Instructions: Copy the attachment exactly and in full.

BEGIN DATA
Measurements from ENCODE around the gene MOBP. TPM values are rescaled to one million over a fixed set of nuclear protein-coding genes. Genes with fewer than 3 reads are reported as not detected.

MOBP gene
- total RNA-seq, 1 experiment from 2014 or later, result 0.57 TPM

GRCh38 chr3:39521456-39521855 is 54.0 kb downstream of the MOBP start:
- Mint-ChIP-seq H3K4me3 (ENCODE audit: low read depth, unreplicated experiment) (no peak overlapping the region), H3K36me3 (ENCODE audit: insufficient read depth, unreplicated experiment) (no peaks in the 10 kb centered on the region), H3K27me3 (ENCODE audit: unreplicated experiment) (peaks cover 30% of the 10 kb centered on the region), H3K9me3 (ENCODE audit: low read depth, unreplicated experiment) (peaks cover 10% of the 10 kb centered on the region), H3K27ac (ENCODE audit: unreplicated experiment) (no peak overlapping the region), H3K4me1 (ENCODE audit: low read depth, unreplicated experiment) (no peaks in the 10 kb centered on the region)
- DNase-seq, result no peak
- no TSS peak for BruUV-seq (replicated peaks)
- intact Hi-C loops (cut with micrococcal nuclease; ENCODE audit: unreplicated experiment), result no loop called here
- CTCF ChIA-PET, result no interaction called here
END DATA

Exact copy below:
Measurements from ENCODE around the gene MOBP. TPM values are rescaled to one million over a fixed set of nuclear protein-coding genes. Genes with fewer than 3 reads are reported as not detected.

MOBP gene
- total RNA-seq, 1 experiment from 2014 or later, result 0.57 TPM

GRCh38 chr3:39521456-39521855 is 54.0 kb downstream of the MOBP start:
- Mint-ChIP-seq H3K4me3 (ENCODE audit: low read depth, unreplicated experiment) (no peak overlapping the region), H3K36me3 (ENCODE audit: insufficient read depth, unreplicated experiment) (no peaks in the 10 kb centered on the region), H3K27me3 (ENCODE audit: unreplicated experiment) (peaks cover 30% of the 10 kb centered on the region), H3K9me3 (ENCODE audit: low read depth, unreplicated experiment) (peaks cover 10% of the 10 kb centered on the region), H3K27ac (ENCODE audit: unreplicated experiment) (no peak overlapping the region), H3K4me1 (ENCODE audit: low read depth, unreplicated experiment) (no peaks in the 10 kb centered on the region)
- DNase-seq, result no peak
- no TSS peak for BruUV-seq (replicated peaks)
- intact Hi-C loops (cut with micrococcal nuclease; ENCODE audit: unreplicated experiment), result no loop called here
- CTCF ChIA-PET, result no interaction called here